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Southern Methodist University Press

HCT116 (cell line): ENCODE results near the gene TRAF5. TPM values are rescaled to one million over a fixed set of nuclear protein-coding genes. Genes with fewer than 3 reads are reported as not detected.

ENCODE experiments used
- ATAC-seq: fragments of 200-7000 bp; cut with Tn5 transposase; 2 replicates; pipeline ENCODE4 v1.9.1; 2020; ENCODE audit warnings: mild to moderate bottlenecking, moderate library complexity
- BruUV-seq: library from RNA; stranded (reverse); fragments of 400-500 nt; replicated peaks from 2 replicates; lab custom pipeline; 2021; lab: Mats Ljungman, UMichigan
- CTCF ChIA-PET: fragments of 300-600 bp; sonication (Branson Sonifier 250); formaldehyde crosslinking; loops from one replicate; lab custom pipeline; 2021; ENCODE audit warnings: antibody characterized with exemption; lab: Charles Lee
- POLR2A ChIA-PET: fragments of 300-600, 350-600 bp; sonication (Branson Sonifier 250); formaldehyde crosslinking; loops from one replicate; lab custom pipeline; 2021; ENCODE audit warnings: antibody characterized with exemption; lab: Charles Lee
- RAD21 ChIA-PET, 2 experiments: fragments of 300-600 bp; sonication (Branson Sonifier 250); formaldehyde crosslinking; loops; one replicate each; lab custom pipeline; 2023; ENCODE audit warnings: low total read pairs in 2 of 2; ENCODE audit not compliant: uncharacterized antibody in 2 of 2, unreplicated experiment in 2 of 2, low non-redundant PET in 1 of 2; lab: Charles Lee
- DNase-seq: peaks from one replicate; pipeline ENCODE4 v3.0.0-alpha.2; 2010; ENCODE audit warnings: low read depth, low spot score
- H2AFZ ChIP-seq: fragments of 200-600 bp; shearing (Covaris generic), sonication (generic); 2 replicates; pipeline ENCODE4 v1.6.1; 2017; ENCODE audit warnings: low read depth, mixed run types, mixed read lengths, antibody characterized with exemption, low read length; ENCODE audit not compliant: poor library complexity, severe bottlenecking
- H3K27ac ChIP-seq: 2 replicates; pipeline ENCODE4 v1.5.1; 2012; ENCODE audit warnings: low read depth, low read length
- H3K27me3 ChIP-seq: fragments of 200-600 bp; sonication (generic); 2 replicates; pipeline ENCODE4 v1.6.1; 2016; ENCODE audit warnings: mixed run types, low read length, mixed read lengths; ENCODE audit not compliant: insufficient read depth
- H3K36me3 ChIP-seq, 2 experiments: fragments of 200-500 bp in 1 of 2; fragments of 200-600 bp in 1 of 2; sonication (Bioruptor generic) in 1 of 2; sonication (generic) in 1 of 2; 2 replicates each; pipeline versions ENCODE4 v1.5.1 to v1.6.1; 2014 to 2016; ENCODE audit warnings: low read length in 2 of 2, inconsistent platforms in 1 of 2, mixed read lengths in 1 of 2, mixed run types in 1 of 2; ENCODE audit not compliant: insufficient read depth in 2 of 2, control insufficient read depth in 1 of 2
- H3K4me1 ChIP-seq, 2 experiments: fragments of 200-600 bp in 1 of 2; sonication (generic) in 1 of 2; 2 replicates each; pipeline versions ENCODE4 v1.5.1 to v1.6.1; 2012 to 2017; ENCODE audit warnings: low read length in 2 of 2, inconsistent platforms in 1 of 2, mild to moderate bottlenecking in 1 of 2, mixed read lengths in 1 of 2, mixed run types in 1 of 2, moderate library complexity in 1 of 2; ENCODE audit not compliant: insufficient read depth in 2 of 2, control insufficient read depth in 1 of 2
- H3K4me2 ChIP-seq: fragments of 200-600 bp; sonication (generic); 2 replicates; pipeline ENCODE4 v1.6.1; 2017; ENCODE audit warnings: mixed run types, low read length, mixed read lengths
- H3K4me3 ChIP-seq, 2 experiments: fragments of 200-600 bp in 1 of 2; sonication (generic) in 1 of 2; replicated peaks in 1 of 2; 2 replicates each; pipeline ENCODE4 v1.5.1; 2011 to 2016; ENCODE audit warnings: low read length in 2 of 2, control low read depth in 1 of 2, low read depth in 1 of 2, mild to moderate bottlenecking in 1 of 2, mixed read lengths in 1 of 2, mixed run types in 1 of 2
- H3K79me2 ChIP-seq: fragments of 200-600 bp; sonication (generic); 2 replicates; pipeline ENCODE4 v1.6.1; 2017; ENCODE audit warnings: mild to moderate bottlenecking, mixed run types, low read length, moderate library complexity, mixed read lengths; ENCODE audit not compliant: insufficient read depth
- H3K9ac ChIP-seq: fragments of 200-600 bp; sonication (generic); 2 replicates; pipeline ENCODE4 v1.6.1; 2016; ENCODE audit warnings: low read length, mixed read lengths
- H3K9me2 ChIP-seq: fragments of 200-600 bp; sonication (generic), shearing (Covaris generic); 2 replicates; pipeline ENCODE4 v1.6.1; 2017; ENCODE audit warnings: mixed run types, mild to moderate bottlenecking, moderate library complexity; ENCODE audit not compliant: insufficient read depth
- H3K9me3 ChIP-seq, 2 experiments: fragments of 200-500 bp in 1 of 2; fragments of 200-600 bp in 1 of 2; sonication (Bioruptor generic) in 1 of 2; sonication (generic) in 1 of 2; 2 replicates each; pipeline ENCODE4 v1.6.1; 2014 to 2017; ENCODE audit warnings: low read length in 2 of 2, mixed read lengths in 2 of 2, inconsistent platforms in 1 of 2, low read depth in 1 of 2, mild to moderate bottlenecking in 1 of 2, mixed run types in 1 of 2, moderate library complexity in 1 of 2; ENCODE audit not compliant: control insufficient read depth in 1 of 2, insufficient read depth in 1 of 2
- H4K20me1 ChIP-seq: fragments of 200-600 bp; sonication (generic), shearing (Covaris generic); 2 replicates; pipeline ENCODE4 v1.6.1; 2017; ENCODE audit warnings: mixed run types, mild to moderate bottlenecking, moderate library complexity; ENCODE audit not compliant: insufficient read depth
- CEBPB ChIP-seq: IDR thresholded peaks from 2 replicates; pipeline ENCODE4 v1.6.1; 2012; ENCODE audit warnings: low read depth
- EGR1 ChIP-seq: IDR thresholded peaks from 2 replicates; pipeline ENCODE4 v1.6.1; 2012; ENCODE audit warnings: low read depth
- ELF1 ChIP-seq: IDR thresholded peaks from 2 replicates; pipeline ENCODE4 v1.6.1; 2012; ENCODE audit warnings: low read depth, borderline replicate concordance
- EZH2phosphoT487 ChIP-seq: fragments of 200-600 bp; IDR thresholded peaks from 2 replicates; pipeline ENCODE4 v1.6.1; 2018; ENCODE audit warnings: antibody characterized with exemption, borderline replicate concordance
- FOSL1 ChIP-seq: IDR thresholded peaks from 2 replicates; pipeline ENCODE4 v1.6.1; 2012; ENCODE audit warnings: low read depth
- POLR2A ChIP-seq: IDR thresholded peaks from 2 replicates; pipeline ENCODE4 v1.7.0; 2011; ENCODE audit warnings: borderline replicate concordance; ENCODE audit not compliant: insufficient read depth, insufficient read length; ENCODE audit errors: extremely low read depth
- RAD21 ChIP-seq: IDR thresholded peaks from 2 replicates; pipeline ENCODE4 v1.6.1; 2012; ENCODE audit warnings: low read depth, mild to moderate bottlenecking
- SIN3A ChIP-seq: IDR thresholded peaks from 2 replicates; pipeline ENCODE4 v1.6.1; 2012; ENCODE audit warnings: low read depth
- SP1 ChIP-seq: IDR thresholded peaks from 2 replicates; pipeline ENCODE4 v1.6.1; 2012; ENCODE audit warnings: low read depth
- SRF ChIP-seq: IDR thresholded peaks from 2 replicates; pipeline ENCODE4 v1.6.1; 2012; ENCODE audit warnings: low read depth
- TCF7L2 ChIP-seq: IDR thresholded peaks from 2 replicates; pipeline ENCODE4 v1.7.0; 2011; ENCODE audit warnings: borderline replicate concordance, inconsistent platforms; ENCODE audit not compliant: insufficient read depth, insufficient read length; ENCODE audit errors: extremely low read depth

<DIV>“I’ve been waiting for this book for a long time: it includes stories to explain West Texas to me. I don’t mean in the fabled ‘cowboy’ way, but in a more useful way, more honest, and certainly braver than all the books that hordes of cowboys with typewriters can generate.”—<B>Cynthia Shearer</B><BR><BR>The sixteen stories in Tracy Daugherty’s fourth collection of short fiction explore American deserts—real geographical spaces as well as metaphorical areas of emptiness and possibility. The stories are mostly set in the desert Southwest, though the concluding novella, which features two Texas exiles, is set in New York City. Several of the stories deal with stars and astronomers; many feature architects and the built environment. Daugherty’s characters struggle with asthma, night fears, inertia, and the sense of being isolated in a world full of people.<BR><BR>In “Very Large Array,” a brief late-night encounter between a solitary New Mexico rancher and a visiting astronomer at the VLA radio telescope installation sparks a meditation on loneliness and isolation.<BR><BR>In “Magnitude,” the director of a failing planetarium in north Texas tries to cope with family losses in the wake of the Oklahoma City bombing, and with his commitments to his patrons--the needy and homeless who use the planetarium for shelter and the schoolchildren who come to the facility for inspiration.<BR><BR>In “Bern,” the longest of the stories, a transplanted Texan in New York, working as an architect post-9/11, considers public and private space, as well as unexpected desire, when he encounters a vital young woman on one of his evening walks.<BR><BR>“This is a powerful and engaging work by a wonderfully talented writer.”—<B>Allen Wier</B>, author of <I>Tehano</I></DIV>